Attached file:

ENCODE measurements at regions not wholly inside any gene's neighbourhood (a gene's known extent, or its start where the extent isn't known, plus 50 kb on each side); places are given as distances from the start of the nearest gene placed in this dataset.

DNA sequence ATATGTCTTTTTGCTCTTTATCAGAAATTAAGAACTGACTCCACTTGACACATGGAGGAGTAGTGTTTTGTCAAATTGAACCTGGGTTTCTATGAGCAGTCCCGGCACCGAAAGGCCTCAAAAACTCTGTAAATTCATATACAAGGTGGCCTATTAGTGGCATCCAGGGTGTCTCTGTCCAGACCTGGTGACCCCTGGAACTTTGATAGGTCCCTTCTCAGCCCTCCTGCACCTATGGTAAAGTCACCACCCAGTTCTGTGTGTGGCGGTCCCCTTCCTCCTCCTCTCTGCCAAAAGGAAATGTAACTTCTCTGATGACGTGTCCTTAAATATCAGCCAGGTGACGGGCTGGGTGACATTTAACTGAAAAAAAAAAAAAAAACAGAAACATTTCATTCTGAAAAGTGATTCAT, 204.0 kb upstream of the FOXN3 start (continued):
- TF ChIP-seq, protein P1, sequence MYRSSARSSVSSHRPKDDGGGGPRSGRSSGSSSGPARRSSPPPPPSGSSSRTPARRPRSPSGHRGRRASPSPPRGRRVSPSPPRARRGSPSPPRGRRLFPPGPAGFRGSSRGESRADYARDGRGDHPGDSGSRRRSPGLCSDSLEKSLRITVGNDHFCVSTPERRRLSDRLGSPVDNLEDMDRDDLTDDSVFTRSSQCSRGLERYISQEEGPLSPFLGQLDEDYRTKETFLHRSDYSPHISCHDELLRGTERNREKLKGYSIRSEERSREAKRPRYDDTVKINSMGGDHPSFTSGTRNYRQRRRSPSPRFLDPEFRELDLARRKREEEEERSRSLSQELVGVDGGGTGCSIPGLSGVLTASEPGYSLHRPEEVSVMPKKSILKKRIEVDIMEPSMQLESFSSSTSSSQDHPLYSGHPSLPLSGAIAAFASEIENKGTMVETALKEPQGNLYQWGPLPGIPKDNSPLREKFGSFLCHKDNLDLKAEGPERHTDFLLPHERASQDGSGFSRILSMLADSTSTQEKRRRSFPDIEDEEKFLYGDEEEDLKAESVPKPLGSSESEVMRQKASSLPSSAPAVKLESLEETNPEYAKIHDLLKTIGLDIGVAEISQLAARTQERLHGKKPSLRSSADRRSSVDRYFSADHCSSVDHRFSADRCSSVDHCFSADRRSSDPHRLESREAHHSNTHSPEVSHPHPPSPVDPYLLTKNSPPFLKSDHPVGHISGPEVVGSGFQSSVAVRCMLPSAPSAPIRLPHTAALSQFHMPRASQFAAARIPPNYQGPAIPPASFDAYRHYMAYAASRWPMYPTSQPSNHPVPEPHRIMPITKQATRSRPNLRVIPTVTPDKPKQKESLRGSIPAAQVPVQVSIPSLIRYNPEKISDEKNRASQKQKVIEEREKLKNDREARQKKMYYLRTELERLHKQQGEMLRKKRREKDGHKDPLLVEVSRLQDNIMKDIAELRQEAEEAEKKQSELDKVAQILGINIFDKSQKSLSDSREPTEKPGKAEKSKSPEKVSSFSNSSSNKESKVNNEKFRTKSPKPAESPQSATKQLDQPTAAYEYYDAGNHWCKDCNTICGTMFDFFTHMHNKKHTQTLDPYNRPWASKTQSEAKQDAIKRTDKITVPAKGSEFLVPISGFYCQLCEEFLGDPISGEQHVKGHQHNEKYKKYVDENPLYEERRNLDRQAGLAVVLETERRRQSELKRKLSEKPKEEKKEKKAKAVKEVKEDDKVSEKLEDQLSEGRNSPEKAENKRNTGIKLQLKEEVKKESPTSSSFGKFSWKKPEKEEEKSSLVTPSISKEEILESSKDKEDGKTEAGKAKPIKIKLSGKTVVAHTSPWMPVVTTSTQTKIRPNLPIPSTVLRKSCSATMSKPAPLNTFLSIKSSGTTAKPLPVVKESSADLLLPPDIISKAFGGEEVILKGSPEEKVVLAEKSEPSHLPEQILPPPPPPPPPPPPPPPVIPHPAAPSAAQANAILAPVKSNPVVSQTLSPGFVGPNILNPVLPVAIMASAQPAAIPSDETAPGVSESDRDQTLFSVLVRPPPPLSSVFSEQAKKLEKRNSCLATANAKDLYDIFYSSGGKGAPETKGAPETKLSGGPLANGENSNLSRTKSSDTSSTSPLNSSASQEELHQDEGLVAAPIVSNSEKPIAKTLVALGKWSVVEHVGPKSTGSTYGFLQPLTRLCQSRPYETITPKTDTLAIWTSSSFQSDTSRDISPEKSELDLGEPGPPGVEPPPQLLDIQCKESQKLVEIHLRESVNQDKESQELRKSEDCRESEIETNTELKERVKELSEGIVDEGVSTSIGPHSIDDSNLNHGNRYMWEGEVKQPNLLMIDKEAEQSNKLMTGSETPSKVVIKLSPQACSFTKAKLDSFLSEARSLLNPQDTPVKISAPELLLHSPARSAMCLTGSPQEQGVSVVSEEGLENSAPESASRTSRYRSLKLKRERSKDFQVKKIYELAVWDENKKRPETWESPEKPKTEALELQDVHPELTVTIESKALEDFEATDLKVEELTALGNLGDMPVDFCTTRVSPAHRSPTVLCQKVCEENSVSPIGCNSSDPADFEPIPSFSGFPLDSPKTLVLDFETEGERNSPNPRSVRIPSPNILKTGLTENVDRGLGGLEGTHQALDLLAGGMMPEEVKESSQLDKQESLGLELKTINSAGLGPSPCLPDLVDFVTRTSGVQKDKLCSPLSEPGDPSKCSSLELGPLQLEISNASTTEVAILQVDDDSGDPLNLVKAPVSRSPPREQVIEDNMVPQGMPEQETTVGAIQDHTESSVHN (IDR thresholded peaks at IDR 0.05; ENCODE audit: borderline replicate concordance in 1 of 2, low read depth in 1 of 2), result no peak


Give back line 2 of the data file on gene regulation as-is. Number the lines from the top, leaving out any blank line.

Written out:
DNA sequence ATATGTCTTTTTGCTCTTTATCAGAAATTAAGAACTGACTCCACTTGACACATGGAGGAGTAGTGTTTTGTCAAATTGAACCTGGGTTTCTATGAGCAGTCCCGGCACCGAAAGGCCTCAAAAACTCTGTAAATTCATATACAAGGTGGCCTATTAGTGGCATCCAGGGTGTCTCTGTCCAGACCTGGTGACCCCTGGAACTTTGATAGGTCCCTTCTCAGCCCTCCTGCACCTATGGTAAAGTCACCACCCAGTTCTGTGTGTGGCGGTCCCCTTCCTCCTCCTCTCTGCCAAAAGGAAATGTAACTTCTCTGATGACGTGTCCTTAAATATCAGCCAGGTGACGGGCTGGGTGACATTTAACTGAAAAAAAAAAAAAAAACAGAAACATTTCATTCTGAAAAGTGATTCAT, 204.0 kb upstream of the FOXN3 start (continued):